Kansas City Royals top pitching prospect Mike Montgomery was promoted to Double-A yesterday, so in all likelihood, the record books will read his Carolina League career thusly: 90 batters faced, 33 strikeouts versus 4 walks, 14 hits, 1.71 GO/AO ratio, five runs allowed. His second start, a 13 strikeout, 2 hit, 1 run performance over seven innings was called by Baseball America’s J.J. Cooper (on Twitter), “[the] best minor league pitching performance I’ve ever seen in person.”
Montgomery, who will turn 21 on July 1, is headed to a more advanced, more offensive-friendly atmosphere, and away from the cozy confines of Wilmington. But if anyone is geared to succeed at such a young age in Double-A, it’s a 6-5 southpaw (death against left-handed hitters) capable of touching 95 mph with quickly-advancing secondary stuff. On the whole, we’re talking about a guy that has thrust himself into the argument of the Minors Top Southpaw, joining a group that already features a pair of future aces in Aroldis Chapman and Martin Perez.
This early season success story isn’t the only good news on the Kansas City farm front, as we have seen a bounce back year from a number of Royals prospects. Surely none more than former first-round pick Eric Hosmer, who reached base four times last night to increase his batting line to a rather ridiculous .446/.532/.631. Hosmer has drawn 12 walks in 78 plate appearances, and has a strikeout rate just north of 12%. With healthy eyes and a healthy hand, Hosmer is regaining the status that made him the 2008 draft’s consensus top prep slugger. You have to think at some point the Royals will look to get him out of Wilmington and to Northwest Arkansas, an environment more conducive to showing off the prodigious power that has been praised more in batting practices than games thus far in his career.
This might have been the rationale behind Mike Moustakas moving up to Double-A this season, as he was a candidate to repeat High-A after his poor 2009 season. I can testify to Moustakas’ ability to put on a batting practice show the same as Hosmer, so the Royals brass had to be encouraged when he began his season (late, due to a minor injury) with a two home run performance last Thursday. The California product added another blast on Saturday, and has struck out just once in his first 22 plate appearances at Double-A. While plate discipline will always be one area that Alex Gordon holds the advantage, Moustakas is quickly closing the gap in all the other areas of the game.
When the Royals minor league season began with the surprise retirement of Danny Duffy, it looked like the Royals 2010 season was bound to be as comical at the minor league level as it was in the Major Leagues. But things are looking a little brighter with the early season performances of Montgomery, Hosmer and Moustakas. Here are the other highs and lows we’ve seen through the first 18 games of the minor league season:
— Aaron Crow is getting groundballs (3.33 GO/AO), but not strikeouts (5.0 K/9) through four Double-A starts. Most concerning are the five home runs allowed, although this also means we are seeing an unsustainably high BABIP (.348) and HR/FB%. The strikeouts are all that concerns me so far.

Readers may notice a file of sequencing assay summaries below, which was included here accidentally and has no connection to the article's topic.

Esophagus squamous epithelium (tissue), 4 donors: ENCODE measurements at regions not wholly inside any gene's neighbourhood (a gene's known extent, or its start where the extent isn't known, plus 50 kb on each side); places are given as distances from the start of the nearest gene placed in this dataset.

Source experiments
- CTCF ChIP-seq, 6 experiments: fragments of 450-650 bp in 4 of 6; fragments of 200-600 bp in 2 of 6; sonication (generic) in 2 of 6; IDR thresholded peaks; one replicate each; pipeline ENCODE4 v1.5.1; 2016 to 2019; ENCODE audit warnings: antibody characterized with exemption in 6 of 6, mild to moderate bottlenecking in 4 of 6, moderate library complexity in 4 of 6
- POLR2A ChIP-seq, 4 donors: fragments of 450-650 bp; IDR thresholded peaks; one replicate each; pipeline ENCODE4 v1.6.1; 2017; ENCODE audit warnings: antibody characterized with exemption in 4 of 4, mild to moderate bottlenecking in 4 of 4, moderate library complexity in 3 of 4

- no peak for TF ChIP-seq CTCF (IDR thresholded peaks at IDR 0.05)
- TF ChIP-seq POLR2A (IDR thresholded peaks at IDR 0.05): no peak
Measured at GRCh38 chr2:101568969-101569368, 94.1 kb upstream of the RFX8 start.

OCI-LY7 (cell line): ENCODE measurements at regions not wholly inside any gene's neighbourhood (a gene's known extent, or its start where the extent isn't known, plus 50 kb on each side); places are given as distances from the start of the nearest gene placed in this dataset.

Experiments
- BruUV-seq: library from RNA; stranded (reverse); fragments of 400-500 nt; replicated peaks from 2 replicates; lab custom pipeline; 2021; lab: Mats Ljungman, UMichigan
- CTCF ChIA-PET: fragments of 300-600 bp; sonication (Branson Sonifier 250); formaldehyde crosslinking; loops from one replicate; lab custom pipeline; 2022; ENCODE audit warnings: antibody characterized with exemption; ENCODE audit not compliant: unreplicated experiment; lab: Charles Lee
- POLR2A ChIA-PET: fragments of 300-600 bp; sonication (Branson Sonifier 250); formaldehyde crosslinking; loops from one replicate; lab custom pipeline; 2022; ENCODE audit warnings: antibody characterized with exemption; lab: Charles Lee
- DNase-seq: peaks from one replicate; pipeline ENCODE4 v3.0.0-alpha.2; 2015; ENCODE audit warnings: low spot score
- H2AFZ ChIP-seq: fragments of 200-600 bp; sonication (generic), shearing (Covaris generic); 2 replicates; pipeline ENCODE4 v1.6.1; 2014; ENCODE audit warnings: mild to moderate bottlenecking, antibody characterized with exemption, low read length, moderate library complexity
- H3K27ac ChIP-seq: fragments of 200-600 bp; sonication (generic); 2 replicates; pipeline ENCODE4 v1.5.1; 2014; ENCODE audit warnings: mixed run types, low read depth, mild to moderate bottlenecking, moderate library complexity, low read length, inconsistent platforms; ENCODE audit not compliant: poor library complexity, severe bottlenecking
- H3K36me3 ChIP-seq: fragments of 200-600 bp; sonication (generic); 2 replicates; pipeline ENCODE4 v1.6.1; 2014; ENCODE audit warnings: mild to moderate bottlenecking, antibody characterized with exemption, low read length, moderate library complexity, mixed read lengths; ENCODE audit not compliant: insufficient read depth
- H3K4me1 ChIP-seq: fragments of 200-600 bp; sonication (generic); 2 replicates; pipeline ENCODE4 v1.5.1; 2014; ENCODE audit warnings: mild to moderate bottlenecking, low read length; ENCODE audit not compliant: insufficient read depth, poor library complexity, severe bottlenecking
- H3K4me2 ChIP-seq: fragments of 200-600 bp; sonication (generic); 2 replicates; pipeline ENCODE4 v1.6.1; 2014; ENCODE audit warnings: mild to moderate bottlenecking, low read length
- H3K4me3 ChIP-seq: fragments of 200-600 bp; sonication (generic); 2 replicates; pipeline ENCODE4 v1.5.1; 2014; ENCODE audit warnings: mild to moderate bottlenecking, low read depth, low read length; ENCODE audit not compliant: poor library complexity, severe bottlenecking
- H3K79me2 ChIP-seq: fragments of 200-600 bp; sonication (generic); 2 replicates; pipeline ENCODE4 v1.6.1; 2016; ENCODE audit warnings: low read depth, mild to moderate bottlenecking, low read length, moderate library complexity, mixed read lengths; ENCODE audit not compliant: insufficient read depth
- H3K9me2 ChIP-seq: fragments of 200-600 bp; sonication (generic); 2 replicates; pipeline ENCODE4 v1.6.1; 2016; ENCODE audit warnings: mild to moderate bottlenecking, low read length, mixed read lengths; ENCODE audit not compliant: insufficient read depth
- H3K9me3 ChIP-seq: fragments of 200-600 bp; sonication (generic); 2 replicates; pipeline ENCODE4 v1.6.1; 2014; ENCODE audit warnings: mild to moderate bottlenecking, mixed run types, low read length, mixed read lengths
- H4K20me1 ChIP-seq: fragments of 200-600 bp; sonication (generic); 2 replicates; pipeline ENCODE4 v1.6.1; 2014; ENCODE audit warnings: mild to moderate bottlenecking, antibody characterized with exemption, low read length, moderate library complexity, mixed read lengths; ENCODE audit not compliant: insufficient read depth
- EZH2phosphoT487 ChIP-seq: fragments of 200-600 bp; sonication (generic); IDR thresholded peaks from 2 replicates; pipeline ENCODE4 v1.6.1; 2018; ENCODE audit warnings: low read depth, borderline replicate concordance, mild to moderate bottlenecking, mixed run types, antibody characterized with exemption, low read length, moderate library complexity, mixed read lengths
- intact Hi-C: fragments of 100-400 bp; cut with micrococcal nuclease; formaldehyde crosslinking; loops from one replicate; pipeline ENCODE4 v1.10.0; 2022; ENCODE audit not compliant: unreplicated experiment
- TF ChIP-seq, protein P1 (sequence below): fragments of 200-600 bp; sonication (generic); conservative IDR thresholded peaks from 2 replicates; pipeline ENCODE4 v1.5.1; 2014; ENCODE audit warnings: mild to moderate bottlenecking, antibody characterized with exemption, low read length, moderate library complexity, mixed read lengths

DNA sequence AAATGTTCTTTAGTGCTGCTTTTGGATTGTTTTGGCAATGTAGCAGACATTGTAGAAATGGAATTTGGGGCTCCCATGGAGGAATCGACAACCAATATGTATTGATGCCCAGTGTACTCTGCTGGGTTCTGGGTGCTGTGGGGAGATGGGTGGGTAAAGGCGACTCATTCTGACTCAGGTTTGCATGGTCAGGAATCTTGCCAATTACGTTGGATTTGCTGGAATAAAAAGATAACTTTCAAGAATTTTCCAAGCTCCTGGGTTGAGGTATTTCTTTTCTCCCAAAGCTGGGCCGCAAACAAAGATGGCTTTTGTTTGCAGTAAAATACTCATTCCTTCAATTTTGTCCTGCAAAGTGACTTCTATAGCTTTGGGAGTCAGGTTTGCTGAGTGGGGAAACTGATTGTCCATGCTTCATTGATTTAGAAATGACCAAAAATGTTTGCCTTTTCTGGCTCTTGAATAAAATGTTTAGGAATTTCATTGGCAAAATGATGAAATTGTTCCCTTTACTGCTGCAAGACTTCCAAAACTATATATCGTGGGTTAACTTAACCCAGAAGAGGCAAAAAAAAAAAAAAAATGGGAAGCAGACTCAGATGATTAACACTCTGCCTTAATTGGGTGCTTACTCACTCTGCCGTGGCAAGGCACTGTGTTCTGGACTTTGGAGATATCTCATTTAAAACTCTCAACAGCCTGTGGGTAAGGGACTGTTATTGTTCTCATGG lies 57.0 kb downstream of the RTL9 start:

— You have to love the re-emergence of Johnny Giavotella, who is hitting .377/.473/.459 through 17 games in Double-A. The little second baseman has been especially hot in his last eight games, where he’s 17-or-32 with six walks. Not like the Royals could use it.
— Not a long of good things are showing up in Tim Melville‘s lines in Wilmington, as he’s allowed something like 34 of the 70 batters he has faced to reach base. I’ve yet to hear a good explanation for the struggles, which might be as simple as he’s unable to find the strike zone. Too early to worry, but you can’t count him as an early season success story.
— How about Derrick Robinson and his .308/.400/.462 batting line? Most impressive are the 10 walks in 17 games, including two yesterday, which led to a perfect 4-for-4 day on the basepaths. This almost reminds me of when the light finally came on for Denard Span in 2008, and he realized just how dangerous a patient, fleet-footed, slap hitter could be.
— The dominance that Wil Myers showed in short-season ball last year might not have been a good thing for him, because I’m not sure the Royals would have sent him to the Midwest League at 19 years old otherwise. The .225/.282/.408 batting line isn’t where you’d like it, but look between the lines and there’s some good things: two home runs in last 3 games, a 1.013 OPS in a tiny sample vs. LHP, and he’s thrown out 7-of-17 baserunners. Like most MWL teenagers, he’s in over his head, but he has the talent to have long-term success in Burlington.
— Out goes Danny Duffy, in comes John Lamb as the second southpaw in the Royals farm system. Lamb’s full season debut, also at 19 in Burlington, has begun exquisitely, with a 1.00 ERA, 23 strikeouts and 23 baserunners in 18 innings. I am depressed to have missed seeing Lamb live two weeks ago, but early praise has been around the advancement of his change-up, giving a real second weapon against right-handed hitters. He’s one to look out for.
Ultimately, the reason we gave Kansas City the nod over Houston for the #29 spot in our organizational rankings was because the Royals had more upside in their minor league system. Depth is always nice in the minors, but most important is the development of stars. I see a few with the potential listed above, and that might just lead to an improvement upon #29 next year.